For many, the Oscars are the last stop of awards season. Up here in Canada though, the highest awards that the Canadian Academy gives out are being awarded this coming Sunday, April 10th. Canada produces a ton of great movies each year, and 2021 was no different.
Presented here is a list of all the nominees for Best Original and Best Adapted Screenplay, Best Supporting Actor and Actress, Best Actor and Actress, Best Director, The John Dunning Best First Feature Award, and Best Picture, along with where you can buy, rent, or stream them.
The festival proper is over, but all the titles at the Whistler Film Festival are still available to stream through the end of the month. With that in mind, let’s take a quick look at three more films that you can watch right now.
Policing in America is broken. There’s no two ways about it; when black men and women are gunned down in the streets and in their homes and the police who kill them face little to no consequence, something is broken. A Shot Through The Wall seems keen to take on at least some of that brokenness in telling the story of a young Asian American police officer who accidentally discharges his weapon and kills a young black man on the other side of a wall.
What must it be like to lose your memory? To lose all the experiences that make you, you. This is the trial faced by Édouard Beauchemin (Rémy Girard), a successful and noteworthy academic and his entire family as he goes through the onset of Alzheimer’s. This is not a disease that you suffer through alone; it affects everyone around you in profound ways. When you don’t recognize your own children or fail to be recognized by your own parent, there’s no way for that realization to land that is without an emotional punch to the gut.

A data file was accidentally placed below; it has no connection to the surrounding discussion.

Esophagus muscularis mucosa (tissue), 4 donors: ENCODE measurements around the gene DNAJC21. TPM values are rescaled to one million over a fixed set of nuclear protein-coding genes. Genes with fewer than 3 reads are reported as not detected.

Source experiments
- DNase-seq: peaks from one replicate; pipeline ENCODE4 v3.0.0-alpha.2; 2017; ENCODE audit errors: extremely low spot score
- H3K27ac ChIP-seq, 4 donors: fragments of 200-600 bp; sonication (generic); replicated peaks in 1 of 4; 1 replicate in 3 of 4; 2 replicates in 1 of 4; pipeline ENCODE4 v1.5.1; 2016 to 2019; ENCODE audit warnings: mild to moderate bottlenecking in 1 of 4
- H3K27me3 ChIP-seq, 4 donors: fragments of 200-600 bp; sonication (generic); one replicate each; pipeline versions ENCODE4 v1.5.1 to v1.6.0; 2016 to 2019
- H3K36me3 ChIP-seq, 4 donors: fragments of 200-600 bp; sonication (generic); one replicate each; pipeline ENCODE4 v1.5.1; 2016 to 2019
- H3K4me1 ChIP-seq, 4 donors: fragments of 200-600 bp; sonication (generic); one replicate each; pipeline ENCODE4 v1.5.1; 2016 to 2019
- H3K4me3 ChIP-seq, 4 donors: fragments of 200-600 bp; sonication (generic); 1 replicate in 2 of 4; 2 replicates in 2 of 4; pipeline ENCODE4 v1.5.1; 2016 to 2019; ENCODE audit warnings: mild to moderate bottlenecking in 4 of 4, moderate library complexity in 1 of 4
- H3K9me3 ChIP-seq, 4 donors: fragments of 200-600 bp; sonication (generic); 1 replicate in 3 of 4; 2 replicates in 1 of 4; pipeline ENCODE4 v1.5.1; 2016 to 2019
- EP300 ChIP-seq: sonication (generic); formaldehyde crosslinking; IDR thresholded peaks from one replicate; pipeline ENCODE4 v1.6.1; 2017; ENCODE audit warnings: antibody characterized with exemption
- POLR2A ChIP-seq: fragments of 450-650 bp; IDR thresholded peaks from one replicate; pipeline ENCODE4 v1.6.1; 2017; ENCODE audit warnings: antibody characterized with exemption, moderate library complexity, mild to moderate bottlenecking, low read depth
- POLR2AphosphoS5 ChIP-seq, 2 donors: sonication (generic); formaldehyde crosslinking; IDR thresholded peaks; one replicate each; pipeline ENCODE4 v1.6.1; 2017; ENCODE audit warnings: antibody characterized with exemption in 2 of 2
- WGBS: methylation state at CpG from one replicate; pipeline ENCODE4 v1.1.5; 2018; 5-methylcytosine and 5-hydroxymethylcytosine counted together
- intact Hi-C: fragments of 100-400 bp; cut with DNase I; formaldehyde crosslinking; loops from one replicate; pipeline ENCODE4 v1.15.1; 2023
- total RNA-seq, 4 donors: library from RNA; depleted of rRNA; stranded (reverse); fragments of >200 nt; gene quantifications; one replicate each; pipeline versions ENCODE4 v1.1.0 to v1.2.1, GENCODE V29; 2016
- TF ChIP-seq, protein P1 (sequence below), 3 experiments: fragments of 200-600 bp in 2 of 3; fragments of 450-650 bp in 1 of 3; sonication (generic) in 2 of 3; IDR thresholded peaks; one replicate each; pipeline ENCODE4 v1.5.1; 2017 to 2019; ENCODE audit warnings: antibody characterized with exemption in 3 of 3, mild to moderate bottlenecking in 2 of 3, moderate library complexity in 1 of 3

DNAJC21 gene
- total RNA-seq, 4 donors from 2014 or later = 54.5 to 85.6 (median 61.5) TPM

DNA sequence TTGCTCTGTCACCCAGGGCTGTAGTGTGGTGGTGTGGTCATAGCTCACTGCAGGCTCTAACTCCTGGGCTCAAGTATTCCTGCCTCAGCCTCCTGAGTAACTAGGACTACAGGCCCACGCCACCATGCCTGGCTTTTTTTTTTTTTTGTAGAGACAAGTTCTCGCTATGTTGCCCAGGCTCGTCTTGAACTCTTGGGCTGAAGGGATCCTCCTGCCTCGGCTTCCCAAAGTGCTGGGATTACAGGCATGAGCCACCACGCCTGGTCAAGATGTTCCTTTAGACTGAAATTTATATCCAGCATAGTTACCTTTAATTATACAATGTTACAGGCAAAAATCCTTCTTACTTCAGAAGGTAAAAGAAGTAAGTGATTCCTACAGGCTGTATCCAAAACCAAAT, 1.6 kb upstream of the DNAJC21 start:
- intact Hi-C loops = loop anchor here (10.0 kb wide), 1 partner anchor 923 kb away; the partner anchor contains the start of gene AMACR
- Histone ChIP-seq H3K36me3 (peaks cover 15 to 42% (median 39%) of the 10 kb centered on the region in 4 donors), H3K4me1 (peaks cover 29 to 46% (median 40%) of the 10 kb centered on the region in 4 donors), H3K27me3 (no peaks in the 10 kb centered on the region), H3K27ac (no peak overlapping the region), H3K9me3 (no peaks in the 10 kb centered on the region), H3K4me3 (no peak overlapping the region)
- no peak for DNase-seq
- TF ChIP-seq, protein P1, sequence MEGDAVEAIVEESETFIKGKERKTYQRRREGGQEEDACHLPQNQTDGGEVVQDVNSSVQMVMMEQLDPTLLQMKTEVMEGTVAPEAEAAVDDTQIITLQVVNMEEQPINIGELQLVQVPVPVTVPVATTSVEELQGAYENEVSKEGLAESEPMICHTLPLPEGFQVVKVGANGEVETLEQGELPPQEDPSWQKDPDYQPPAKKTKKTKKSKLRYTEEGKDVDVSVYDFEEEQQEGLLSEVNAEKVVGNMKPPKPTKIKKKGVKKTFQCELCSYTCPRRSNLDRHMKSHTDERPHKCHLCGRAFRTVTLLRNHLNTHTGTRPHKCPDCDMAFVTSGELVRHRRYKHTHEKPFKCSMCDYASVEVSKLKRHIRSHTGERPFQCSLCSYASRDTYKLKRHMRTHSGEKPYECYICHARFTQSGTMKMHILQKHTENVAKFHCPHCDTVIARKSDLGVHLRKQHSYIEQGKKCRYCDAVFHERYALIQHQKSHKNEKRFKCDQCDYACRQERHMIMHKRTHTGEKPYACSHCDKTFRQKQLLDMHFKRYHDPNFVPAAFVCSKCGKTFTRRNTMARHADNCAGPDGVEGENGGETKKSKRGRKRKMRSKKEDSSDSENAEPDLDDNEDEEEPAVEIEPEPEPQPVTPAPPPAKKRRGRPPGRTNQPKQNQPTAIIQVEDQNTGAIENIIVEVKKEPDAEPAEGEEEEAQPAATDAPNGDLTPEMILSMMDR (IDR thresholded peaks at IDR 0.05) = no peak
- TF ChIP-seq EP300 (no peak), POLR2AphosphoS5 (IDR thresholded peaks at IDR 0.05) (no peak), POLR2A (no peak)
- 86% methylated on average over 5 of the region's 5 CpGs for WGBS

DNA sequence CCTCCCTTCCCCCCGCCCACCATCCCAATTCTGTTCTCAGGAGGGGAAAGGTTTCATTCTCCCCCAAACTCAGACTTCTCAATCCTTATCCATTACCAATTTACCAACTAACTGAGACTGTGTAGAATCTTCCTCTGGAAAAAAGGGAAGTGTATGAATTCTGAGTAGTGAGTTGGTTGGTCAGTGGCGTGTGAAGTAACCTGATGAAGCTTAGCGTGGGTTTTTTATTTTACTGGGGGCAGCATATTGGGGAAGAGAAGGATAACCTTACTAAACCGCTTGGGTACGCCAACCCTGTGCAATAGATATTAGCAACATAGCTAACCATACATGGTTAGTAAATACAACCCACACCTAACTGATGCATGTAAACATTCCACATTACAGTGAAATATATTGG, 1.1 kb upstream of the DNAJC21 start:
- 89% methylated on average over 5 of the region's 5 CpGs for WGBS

You Will Remember Me (original title Tu Te Souviendras De Moi) captures this beautifully, and heartbreakingly, and with an excellent performance from lead actor Rémy Girard.
Few professions feel so fraught with peril as that of the miner. Each trip into the depths of the planet brings with it fears of explosions and collapses and men trapped for days without food or water. Souterrain(Underground), the new film from Sophie Dupuis, explores these fears with by following a group of miners in the lead up to an explosion in their mine.
Whistler Film Festival, one fo the last festivals on the Canadian circuit, has started! Due to the ongoing worldwide COVID-19 pandemic, the festival has moved online the year. The festival started on December 1st and runs until December 20th, and films will be available to stream all the way to December 31st.
Starting this week, we will have some limited coverage of the festival, which boasts nearly 100 films this year; an impressive feat given the ongoing worldwide pandemic. You can find all of my coverage at the WFF 2020 tag here on Awesome Friday!
I’m thrilled to be able to cover the festival this year, which features predominantly Canadian content. You can find a complete listing of features, short films, and creator talks on the Whistler Film Festival website.
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